The Letter

2nd draft, December 1923, I.5§2 (FH X) draft level 1

MS British Library 47471b 36-42 Draft details

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Majesty well Ive heard all these muckbirds what theyre bringing up about him and they will come to no good. The Honourable Mr Earwicker, my devout husband, and he is a true gentleman which is what none of the sneakers ever will be because as sings the royal poet
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their likes must be born |1which like1| he was, my devout, and it was between Williamstown and the Ailesbury road I first saw the lovelight in his eyes on top of the longcar |1I think he is looking at me yet |aas if he'd pass away in the cloudsa|1| when he told me his true opinion to pardon him|1, golden one,1| but that I had got a lovely face and I felt I was back again in paradise |1lost |awhen all the world was Junea|1|.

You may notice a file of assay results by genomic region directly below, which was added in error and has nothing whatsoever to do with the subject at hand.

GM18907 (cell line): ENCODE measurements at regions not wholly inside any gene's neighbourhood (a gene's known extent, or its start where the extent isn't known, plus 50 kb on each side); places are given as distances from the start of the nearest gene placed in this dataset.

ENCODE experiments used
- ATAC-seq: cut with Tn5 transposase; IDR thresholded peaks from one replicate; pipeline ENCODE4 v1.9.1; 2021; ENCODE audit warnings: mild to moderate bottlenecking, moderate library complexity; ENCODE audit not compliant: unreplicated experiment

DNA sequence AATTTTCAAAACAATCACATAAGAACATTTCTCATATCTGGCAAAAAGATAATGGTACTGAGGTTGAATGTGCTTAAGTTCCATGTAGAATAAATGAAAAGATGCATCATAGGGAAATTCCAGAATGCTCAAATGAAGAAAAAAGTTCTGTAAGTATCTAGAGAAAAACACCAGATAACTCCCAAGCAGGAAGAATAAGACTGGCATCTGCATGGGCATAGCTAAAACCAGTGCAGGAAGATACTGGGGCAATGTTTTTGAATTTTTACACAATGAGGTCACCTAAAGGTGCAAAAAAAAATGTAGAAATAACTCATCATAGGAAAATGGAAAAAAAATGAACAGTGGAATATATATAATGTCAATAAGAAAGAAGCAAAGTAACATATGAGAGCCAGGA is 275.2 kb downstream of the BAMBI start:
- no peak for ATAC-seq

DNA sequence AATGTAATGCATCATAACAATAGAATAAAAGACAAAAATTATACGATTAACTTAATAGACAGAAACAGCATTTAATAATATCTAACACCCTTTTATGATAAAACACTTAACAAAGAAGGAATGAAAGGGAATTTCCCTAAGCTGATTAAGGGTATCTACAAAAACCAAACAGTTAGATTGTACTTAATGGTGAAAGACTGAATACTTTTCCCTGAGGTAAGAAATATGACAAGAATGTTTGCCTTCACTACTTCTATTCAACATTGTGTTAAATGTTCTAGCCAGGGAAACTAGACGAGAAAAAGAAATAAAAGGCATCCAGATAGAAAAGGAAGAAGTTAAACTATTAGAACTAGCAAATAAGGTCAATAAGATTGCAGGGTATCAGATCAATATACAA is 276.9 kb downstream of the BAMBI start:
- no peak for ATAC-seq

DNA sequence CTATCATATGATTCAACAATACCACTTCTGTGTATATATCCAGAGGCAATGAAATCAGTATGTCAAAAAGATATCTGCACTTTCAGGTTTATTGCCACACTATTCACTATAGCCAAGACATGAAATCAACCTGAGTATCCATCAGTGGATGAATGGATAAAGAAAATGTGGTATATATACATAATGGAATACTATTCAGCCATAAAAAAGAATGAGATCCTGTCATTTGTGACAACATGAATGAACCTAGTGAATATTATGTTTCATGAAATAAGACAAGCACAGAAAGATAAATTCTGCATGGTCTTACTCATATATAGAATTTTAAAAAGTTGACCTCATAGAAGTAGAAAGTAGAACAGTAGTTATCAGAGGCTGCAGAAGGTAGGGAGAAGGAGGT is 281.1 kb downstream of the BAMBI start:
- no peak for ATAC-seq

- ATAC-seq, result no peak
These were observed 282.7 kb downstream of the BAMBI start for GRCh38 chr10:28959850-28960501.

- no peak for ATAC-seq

Well, revered majesty, I hereafter swear never once he sent out the swags with a drop in them but milk as it came from the cow and that is all a m pure makeup by a snake in the grass and his name is McGrath Bros against that dear man, my honorary husband. If I was to tell your revered all that caffler said to me was it this time last year as I told Mrs Tom for his accomodation McGrath Bros I'm saying and his bacon not fit to look at never mind butter which is forbidden by the 10 commandments thou shalt not bear false witness against thy neighbour's wife. Aha, McGrath, the lies is out on him like freckles. But I could read him. When I think what he had the shame to suggest about my dearly respected husband can I ever forget that? Never. So may the Lord forgive McGrath Brothers all his trespasses against the Honorary
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Mr Earwicker. For 2 straws |1yes and less1| I could tell someone I know and they would make a corpse of him |1by private shooting1| with the greatest of pleasure and not leave enough of McGrath for the peelers to pick up.